Synopses & Reviews
When Jim Gordon set out to build a wind farm off the coast of Cape Cod, he knew some people might object. But there was a lot of merit in creating a privately funded, clean energy source for energy-starved New England, and he felt sure most people would recognize it eventually. Instead, all Hell broke loose. Gordon had unwittingly challenged the privileges of some of America's richest and most politically connected people, and they would fight him tooth and nail, no matter what it cost, and even when it made no sense.
Cape Wind is a rollicking tale of democracy in action and plutocracy in the raw as played out among colorful and glamorous characters on one of our country's most historic and renowned pieces of coastline. As steeped in American history and local color as The Prince of Providence; as biting, revealing and fun as Philistines at the Hedgerow, it is also a cautionary tale about how money can hijack democracy while America lags behind the rest of the developed world in adopting clean energy.
When Jim Gordon set out to build a wind farm on Cape Cod, he could not imagine the firestorm that would erupt. Steeped in history and local color, this is also a cautionary tale about how money can hijack democracy while America lags behind the rest of the developed world in adopting clean energy.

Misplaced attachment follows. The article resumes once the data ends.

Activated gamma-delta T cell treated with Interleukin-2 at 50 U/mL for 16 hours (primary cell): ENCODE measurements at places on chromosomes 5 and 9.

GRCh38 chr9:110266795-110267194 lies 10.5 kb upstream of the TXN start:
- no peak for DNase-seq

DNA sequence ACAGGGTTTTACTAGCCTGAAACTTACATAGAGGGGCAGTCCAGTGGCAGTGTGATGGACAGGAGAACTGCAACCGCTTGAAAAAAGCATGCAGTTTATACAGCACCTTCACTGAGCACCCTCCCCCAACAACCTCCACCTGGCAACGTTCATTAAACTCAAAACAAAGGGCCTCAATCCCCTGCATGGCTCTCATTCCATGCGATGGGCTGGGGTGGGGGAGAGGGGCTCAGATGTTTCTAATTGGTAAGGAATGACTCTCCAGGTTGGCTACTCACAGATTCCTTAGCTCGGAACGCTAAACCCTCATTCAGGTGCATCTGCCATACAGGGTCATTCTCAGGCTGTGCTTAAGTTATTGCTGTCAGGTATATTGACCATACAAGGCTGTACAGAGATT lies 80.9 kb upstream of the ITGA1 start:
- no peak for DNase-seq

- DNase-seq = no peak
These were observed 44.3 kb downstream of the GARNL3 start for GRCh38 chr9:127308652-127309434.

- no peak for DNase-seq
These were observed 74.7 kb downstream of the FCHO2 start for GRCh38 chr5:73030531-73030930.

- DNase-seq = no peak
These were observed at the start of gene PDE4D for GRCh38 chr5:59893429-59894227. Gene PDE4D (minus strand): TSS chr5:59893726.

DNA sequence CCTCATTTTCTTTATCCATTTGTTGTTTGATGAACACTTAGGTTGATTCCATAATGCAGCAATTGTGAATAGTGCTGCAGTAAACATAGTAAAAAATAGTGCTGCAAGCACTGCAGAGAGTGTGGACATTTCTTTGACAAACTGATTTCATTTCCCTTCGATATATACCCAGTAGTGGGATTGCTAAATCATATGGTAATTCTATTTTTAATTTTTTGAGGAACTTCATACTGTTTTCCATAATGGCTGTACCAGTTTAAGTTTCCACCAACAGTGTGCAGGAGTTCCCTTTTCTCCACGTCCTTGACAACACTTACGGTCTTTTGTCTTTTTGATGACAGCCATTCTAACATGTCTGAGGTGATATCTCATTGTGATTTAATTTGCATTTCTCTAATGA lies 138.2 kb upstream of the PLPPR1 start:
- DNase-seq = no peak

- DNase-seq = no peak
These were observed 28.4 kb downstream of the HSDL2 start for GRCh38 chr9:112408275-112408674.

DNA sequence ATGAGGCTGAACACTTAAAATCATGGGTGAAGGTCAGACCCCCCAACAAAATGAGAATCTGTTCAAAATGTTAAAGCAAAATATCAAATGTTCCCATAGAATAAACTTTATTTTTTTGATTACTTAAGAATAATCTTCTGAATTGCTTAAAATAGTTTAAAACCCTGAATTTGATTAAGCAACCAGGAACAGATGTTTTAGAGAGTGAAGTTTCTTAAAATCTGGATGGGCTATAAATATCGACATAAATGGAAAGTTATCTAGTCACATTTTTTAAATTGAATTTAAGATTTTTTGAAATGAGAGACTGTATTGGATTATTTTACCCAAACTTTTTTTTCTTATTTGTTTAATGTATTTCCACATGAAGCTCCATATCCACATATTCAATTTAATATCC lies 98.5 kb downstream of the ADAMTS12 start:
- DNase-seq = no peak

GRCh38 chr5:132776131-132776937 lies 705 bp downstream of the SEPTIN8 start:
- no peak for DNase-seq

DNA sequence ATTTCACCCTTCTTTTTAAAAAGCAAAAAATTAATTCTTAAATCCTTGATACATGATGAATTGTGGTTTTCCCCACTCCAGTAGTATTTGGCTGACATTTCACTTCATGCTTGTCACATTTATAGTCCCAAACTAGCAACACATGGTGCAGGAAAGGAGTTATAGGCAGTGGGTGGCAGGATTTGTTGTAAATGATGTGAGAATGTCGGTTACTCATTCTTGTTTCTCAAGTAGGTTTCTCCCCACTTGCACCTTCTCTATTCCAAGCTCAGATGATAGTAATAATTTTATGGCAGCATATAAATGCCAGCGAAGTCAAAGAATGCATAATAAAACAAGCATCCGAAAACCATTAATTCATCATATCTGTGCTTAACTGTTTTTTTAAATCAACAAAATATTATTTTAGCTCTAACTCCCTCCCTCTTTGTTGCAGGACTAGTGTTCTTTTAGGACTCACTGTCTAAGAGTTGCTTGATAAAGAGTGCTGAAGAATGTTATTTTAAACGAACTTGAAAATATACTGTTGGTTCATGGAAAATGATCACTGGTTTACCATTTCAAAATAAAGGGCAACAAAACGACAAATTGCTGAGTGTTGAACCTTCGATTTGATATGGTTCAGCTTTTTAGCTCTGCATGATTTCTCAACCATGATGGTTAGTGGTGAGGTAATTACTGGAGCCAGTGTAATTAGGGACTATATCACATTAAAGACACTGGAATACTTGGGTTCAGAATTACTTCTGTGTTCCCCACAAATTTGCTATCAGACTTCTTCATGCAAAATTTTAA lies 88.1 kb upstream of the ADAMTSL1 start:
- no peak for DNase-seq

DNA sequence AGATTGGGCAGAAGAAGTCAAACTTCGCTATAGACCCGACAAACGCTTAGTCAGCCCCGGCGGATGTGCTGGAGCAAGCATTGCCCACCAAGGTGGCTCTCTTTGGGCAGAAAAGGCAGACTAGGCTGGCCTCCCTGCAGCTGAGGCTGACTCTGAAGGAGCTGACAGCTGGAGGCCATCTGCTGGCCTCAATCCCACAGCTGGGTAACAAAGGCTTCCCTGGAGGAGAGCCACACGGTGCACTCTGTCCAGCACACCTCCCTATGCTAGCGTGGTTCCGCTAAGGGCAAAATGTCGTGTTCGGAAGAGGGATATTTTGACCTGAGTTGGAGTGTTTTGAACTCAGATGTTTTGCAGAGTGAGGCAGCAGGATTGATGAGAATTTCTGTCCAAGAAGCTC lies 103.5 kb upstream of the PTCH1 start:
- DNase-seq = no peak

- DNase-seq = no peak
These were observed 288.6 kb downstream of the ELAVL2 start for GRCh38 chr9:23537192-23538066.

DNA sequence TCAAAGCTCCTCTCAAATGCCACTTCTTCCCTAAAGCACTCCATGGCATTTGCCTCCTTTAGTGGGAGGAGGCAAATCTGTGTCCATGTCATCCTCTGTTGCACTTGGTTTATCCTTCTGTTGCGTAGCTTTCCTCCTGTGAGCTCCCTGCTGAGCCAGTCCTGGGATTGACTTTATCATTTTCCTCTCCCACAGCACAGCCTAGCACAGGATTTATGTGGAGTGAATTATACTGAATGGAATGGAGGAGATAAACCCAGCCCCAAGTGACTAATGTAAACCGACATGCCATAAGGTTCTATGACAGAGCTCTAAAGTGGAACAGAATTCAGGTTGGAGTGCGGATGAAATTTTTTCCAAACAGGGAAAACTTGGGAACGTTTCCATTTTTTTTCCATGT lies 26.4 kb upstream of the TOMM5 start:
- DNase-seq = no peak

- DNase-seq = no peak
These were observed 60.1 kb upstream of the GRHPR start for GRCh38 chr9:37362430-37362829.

This acidly funny account of the battle over an offshore wind farm is both a fascinating window on the business and politics of energy and a scathing portrait of the ruling class.
About the Author
Wendy Williams has written for many major publications, including Scientific American, The Christian Science Monitor, The Boston Globe, The Providence Journal and The Baltimore Sun. She has been journalist-in-residence at Duke University and at the Hasting Center; a fellow at the Center for environmental Journalism at the University of Colorado and at the Marine Biological Laboratory. The author of several books, she lives on Cape Cod. Robert Whitcomb is a vice president and editorial page editor of The Providence Journal. Before that he served as the financial editor of The International Herald Tribune; and as editor and writer for The Wall Street Journal.